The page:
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Does the Personal Representative of My Estate Get Paid?

Administering a California probate estate is often a time-consuming affair. The personal representative (or executor) of your estate is responsible for gathering and maintaining all of your assets, paying any legitimate creditor claims, and ultimately ensuring all property is distributed according to the terms of your last will and testament. Depending on the size and complexity of your estate, the personal representative may end up spending up hundreds of yours settling your affairs.

How California Sets Compensation Levels

For this reason, California law recognizes the personal representative’s right to receive compensation for his or her services. The maximum allowable compensation for “ordinary services” is determined as a percentage of the total value of the estate. For estates valued at $100,000 or below, the personal representative’s compensation cannot exceed 4%. This means that, for instance, if you leave a probate estate worth $80,000, your personal representative cannot receive more than $3,200 in compensation.

The 4% calculation applies to the first $100,000 of the estate. Beyond that additional fees are calculated as follows:

  • 3% on the next $100,000;
  • 2% on the next $800,000;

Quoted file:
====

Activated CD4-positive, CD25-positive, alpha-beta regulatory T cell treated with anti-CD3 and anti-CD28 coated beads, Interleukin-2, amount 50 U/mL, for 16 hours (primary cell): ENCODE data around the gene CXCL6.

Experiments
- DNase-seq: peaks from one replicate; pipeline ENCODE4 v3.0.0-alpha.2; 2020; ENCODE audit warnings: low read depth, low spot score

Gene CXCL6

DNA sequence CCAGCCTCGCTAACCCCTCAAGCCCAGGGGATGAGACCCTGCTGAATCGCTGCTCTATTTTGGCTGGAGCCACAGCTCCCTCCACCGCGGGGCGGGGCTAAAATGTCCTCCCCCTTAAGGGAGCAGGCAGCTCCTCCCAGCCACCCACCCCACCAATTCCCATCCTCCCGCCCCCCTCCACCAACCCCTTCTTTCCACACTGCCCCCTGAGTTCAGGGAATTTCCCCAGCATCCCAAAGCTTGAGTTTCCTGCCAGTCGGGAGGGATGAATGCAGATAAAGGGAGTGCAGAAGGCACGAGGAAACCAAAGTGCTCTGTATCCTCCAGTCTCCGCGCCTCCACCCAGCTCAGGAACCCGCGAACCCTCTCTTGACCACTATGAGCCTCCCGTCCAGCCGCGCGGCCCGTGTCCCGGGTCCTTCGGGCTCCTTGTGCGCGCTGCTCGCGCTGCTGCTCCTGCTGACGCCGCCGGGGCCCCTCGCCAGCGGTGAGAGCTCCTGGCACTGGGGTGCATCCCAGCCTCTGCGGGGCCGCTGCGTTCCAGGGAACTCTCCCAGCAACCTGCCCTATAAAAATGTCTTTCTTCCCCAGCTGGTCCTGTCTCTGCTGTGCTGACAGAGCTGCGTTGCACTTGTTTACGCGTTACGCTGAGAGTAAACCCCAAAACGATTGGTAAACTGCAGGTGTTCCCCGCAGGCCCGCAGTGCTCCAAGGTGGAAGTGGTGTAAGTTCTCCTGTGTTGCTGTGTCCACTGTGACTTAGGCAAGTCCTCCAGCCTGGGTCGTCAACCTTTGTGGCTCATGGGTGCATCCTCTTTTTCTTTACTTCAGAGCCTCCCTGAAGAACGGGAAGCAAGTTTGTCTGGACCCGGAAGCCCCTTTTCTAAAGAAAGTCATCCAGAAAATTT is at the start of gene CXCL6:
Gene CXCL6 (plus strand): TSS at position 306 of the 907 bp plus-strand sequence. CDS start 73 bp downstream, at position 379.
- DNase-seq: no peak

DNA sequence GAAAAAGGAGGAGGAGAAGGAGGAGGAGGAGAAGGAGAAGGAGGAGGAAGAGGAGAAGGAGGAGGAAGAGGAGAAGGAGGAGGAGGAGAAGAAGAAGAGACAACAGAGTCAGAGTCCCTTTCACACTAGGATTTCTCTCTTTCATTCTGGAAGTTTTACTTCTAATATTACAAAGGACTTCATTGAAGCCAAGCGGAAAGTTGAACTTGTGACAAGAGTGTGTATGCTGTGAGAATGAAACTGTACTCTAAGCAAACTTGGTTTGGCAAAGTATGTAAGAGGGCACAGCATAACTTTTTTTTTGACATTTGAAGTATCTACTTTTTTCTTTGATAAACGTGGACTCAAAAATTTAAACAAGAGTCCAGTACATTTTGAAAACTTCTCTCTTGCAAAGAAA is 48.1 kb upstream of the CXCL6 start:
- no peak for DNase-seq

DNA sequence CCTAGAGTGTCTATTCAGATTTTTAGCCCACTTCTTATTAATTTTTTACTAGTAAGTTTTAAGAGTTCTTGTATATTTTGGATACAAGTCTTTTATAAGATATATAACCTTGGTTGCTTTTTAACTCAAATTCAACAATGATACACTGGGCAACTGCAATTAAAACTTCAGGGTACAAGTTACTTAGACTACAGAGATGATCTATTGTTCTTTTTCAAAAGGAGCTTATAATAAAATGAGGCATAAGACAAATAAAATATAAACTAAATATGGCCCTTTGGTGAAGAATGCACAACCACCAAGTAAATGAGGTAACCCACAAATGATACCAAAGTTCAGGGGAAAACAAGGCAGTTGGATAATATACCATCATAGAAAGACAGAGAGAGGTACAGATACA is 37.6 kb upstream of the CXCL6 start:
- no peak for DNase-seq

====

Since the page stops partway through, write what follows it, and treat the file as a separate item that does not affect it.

• 1% on the next $9,000,000; and
  • One-half of 1% on the next $15 million.

This covers an estate worth up to $25 million. Beyond that amount a probate judge must determine what constitutes “reasonable” compensation. A judge may also intervene if the personal representative requests compensation beyond the legal limits for “extraordinary services” rendered. Also keep in mind, these compensation rules only apply to a person’s probate estate; if you place some or all of your assets in a trust, these rules do not apply.

Deciding for Yourself

You can also specify how much compensation you want your personal representative to receive in your will. Any such provision automatically overrides the limits described above. The personal representative is bound by the compensation terms in your will unless a judge orders otherwise. Even if the personal representative obtains the consent of all of the beneficiaries named in your will, the compensation terms cannot be altered without a judge’s approval.

Avoiding Family Misunderstandings

It is common for individuals to name a family member as personal representative. You should consider how the personal representative’s potential compensation may affect the perception of other family members. Let’s say you have three children and plan to name the oldest as personal representative. Your other two children may resent learning after your death that their sibling is getting a “larger” share of your estate. This is not correct, of course, as the personal representative’s compensation is for services rendered, but other family members may not immediately appreciate that. This is why it is important to include all family members in the estate planning process so as to avoid any misunderstandings.

If you have questions about how the personal representative’s compensation works, or any other matter related to wills, you should consult an experienced San Diego estate planning attorney. Contact the Law Office of Scott C. Soady if you would like to speak with an attorney today.

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